They already know if Ross and Rachel were on a break or not, and already quote from Sex and the City, but have the children of Generation Z really discovered the wonders of television that the 90s brought to our lives? Far from it, and it’s a shame. Here’s a gift from the millennials – The top 10 TV series from the 90s that you must binge on, urgently.
10. Daria (1997)
We kick off the list with this subversive masterpiece from the greatest creator of the 90s: MTV. The thrash stronghold, which hasn’t created anything worthy of a binge since Jersey Shore (and that’s if you’re mentally ill), brought Daria into our lives in ’97, after being a recurring character in another disturbed hit by its creator Mike Judge – “Beavis and Butthead” “. This is a slightly geeky 16-year-old high school student, with an indifferent and unchanging tone of voice, who is blessed with a sharp and critical mind that allows her to criticize with constant and perfect cynicism everything that happens around her – starting with the silly cheerleaders and athletes at school, through her sister who is obsessed with outward appearance and boys, and especially her old-fashioned and neurotic parents. Without a doubt, Daria is radically different from the landscape of teenage characters that graced the screen in the vanilla romantic comedies that characterized the last decade of the last century.
The relationship between Daria and her best friend Jane, who shares her disdain for their suburban life in the fictional American town of Lawndale, is undermined when Tom enters the picture – Jane’s ex-partner who falls in love with Daria and becomes her partner at certain point in the series. However despite the cliché – the series is full of allusions to LGBT women, which at the time was still a bit unusual in a series intended for teenagers. Whether in the queer/asexual spirit that characterizes many of the characters, including Daria herself, the close to dependent relationship between Daria and Jane, which often bothers them much more than potential boyfriends, and even a bisexual character, a discourse on sexual curiosity and the presentation of a female same-sex family on-screen in one of the episodes.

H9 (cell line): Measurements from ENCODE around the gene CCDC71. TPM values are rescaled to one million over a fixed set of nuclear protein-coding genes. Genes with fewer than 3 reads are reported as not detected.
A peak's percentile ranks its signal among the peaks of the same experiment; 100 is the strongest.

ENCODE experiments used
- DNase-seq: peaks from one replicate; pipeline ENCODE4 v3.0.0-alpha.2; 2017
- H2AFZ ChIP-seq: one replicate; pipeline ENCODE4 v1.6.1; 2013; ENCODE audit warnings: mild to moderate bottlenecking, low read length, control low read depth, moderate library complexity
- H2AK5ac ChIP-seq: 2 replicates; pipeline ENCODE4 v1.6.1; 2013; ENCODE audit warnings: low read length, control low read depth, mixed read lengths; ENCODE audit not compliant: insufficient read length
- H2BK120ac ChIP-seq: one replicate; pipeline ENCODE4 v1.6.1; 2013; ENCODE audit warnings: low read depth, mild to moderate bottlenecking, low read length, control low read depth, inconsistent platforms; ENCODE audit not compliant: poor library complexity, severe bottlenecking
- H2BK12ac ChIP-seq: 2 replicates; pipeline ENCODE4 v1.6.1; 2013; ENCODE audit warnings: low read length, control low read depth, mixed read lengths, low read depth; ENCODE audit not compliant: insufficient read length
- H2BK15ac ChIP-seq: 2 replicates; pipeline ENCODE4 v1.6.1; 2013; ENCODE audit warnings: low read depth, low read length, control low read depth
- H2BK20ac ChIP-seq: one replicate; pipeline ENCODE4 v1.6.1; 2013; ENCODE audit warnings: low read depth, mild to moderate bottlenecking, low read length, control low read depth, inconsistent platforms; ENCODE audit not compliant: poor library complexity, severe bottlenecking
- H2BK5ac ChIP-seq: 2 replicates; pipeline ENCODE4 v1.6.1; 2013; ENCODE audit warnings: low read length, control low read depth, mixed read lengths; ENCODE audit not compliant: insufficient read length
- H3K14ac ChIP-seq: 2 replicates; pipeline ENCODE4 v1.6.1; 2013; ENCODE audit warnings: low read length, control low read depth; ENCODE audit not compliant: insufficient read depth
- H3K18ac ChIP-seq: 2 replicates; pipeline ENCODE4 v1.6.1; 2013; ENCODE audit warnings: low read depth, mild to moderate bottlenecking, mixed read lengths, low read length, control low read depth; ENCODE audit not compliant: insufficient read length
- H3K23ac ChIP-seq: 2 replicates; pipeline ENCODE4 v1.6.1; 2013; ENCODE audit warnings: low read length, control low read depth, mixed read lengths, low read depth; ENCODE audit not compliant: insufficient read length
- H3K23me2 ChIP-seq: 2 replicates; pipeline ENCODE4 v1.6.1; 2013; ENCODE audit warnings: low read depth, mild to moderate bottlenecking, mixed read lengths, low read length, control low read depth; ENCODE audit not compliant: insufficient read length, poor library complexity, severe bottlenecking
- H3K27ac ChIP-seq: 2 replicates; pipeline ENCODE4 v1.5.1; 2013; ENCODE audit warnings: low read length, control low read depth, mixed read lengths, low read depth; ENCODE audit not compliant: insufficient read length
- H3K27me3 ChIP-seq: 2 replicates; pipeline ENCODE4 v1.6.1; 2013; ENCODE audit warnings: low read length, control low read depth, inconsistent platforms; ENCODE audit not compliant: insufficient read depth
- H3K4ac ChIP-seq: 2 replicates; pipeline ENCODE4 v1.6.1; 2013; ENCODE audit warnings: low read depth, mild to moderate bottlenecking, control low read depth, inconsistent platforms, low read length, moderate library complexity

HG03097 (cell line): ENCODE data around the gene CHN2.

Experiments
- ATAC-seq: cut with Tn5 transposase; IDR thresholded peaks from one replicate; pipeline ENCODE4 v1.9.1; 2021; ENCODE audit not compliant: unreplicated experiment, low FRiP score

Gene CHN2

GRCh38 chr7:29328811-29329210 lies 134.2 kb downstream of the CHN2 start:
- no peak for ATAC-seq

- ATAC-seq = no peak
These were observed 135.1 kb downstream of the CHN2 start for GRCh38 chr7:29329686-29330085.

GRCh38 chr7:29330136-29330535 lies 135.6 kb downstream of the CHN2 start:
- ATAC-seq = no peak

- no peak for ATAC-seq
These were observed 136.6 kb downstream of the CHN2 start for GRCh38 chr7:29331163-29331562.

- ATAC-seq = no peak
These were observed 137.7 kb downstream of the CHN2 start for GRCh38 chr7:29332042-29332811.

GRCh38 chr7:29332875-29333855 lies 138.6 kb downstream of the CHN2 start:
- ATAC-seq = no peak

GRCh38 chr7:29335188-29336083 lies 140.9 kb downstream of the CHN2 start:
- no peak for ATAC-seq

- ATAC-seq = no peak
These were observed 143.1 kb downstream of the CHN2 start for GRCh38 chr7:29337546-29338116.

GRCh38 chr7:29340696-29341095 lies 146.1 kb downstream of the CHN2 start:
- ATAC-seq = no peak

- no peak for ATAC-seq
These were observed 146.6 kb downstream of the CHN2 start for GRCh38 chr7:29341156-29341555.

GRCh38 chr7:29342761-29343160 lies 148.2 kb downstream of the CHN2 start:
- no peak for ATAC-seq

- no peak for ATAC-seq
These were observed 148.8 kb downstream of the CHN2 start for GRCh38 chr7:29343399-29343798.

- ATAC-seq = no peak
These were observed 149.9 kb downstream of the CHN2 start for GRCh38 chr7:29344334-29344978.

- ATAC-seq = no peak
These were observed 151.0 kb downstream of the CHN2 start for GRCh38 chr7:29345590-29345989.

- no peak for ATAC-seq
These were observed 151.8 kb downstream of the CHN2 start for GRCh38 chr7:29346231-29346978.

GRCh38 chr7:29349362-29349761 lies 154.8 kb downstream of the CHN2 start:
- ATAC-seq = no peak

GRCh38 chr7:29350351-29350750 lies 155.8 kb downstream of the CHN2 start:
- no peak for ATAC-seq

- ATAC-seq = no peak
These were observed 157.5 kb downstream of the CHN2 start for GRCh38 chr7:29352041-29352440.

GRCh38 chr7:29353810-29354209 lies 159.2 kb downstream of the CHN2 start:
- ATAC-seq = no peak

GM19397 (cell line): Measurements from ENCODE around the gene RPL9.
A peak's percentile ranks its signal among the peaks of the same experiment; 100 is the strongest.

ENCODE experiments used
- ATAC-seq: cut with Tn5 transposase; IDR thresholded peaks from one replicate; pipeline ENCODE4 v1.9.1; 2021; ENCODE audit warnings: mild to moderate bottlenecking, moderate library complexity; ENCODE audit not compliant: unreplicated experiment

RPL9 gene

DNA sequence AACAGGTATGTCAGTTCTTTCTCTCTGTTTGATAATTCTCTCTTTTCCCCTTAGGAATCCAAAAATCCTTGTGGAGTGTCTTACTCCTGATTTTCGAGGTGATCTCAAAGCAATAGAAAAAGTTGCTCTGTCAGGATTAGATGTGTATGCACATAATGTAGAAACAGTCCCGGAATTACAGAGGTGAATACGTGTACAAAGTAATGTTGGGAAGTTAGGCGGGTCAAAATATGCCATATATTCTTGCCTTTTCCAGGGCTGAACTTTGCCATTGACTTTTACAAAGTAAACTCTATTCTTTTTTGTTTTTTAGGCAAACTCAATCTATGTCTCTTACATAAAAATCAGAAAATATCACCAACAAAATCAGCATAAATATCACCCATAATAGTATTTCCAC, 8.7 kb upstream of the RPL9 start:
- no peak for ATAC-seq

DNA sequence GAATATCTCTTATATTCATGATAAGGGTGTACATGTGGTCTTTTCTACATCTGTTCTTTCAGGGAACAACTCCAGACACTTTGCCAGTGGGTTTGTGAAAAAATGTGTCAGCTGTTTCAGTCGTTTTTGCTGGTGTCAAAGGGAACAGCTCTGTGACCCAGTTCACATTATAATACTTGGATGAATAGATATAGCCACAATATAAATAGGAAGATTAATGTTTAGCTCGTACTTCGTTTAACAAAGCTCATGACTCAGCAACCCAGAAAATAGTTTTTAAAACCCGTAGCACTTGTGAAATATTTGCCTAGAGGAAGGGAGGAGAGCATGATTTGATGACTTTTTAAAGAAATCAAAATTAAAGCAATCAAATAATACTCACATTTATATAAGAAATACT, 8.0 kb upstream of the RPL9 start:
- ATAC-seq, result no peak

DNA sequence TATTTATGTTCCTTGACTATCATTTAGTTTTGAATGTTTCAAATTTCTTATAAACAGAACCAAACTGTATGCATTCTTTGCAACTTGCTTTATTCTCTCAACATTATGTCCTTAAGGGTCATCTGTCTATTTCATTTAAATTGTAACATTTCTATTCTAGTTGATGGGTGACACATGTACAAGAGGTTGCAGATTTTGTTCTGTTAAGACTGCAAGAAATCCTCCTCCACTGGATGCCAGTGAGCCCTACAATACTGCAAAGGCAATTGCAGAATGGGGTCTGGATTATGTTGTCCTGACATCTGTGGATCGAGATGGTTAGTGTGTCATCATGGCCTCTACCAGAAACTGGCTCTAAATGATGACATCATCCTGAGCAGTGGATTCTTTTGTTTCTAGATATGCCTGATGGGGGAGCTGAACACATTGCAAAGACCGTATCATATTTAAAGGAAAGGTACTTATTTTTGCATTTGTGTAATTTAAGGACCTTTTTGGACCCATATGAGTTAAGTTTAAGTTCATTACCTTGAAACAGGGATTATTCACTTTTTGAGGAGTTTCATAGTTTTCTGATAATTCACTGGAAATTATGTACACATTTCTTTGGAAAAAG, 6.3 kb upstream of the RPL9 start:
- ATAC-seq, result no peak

9. The Ren & Stimpy Show (1991-1996)
Located somewhere in the center of the spectrum between the humor kicking about the events of the hour of series like South Park and Beavis and Butthead, and between the more sophisticated children’s series of Nickelodeon like Rugrats – this is a gem for fans of black, twisted and illustrated humor. “The Ren & Stimpy Show” is actually a compilation of the stories of two opposite creatures – Ren, a ragged, bitter chihuahua who hates people and animals, and Stimpy, a chubby and lovable cat but not brilliant to say the least, who goes on strange adventures in every episode, sometimes in this dimension and sometimes in other dimensions and times.
8. Quantum Leap (1989-1993)
In the 1990s, many years before the theme of time travel became a trend in the 2000s, this series brought us Scott Bakula as Dr. Sam Beckett, who, following an experiment, must jump through time to right wrongs, when his time jump is carried out into the body of the man he needs to help. Every time he corrects a wrong, he time travels into another body and everything starts over.